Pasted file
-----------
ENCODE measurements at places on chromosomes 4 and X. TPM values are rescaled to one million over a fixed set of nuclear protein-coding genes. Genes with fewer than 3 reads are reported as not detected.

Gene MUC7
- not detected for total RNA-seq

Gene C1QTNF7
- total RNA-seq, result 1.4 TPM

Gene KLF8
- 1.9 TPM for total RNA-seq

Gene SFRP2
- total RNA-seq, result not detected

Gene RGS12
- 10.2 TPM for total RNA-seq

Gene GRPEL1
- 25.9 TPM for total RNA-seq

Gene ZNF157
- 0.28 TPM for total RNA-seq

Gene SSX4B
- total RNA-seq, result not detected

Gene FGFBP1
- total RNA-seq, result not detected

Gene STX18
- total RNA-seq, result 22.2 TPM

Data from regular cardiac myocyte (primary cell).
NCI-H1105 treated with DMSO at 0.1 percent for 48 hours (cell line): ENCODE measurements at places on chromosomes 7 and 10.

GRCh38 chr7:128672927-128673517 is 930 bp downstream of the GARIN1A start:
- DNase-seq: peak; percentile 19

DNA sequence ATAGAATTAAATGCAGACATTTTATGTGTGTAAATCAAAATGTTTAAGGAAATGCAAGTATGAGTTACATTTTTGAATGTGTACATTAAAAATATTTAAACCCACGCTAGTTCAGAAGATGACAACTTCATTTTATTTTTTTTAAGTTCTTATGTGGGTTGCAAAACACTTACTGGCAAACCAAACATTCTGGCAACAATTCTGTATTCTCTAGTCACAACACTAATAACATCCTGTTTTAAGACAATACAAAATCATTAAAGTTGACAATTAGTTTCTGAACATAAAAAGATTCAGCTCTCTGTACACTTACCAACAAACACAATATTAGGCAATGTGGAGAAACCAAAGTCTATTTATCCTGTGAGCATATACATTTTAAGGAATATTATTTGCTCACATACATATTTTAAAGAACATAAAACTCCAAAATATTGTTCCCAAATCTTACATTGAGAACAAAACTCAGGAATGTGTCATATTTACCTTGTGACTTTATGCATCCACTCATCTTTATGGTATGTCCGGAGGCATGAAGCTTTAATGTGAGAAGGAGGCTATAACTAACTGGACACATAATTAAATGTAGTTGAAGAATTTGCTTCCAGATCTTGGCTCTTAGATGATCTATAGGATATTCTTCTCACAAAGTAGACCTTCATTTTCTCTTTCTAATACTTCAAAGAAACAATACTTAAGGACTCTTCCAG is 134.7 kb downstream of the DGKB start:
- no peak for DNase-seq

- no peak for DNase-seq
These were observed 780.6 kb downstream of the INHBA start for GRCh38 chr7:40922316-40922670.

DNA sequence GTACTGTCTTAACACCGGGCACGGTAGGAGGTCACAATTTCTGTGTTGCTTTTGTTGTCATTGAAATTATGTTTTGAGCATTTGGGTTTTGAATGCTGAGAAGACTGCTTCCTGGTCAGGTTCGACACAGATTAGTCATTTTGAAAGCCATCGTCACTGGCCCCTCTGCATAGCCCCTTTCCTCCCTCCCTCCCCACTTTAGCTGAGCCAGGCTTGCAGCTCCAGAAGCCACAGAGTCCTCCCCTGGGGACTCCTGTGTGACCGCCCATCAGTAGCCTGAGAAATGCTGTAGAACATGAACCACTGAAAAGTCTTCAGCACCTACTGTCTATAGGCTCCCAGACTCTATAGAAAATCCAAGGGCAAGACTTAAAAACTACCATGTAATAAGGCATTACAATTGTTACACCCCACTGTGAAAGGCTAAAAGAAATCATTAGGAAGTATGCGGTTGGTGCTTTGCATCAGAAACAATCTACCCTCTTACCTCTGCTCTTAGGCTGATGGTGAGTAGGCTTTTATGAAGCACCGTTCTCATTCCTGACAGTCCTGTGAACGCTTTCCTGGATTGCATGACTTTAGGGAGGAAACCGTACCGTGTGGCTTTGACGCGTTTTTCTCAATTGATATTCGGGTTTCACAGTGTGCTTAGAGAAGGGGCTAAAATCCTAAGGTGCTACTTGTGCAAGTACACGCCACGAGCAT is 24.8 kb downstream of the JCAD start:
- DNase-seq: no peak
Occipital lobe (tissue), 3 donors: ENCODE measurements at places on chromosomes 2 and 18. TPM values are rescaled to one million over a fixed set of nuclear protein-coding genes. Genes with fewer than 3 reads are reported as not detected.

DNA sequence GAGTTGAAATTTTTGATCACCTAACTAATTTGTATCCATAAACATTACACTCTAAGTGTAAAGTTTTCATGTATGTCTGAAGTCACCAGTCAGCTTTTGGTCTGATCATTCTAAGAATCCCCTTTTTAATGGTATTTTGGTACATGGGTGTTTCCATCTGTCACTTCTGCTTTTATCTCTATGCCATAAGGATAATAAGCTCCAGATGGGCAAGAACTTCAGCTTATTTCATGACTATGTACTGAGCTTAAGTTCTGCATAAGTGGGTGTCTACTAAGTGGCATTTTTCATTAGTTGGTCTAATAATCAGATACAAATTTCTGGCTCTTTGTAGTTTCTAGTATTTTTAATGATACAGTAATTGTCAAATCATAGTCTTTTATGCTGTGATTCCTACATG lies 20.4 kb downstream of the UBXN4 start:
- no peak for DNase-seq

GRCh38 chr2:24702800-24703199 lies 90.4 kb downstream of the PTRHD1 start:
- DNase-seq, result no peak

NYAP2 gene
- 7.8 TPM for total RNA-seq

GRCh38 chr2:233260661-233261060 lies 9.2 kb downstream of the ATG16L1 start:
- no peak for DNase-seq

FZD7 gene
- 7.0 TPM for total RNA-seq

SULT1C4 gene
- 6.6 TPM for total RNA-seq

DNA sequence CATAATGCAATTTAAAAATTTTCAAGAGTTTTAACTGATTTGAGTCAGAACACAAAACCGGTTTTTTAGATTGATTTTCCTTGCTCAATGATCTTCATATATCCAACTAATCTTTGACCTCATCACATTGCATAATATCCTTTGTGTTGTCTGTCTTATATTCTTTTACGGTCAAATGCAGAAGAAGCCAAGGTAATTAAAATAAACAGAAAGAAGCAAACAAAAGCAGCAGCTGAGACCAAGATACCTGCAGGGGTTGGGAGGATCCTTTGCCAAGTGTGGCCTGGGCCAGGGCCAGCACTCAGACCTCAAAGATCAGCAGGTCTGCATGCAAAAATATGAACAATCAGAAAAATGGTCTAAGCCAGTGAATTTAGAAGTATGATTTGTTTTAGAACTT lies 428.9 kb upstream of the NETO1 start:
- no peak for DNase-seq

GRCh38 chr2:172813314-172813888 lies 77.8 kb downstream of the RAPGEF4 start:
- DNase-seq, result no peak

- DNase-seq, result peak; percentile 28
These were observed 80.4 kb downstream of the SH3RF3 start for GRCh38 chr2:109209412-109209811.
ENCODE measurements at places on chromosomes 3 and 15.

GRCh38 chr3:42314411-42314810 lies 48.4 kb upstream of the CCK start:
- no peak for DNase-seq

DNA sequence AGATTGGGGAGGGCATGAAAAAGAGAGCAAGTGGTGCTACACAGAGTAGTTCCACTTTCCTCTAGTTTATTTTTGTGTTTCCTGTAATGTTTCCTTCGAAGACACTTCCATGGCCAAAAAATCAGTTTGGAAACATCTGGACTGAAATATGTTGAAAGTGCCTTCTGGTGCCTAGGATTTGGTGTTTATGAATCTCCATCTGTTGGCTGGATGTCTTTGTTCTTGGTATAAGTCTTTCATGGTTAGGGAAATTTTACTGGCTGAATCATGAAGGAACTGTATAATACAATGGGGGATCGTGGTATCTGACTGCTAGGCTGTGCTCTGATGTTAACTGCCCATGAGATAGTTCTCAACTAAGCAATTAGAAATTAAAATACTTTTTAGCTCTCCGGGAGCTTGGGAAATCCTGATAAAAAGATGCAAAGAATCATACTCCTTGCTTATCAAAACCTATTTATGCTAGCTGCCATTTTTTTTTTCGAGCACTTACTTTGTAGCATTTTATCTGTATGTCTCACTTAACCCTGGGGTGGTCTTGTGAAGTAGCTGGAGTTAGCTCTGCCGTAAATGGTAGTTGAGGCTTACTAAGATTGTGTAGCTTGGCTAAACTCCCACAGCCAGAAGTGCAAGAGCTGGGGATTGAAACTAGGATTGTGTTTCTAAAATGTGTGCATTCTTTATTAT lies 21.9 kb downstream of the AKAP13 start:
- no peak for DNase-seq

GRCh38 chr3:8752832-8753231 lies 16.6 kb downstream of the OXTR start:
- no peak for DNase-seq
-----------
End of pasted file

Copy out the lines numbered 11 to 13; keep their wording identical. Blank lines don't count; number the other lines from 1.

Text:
- 10.2 TPM for total RNA-seq

Gene GRPEL1
- 25.9 TPM for total RNA-seq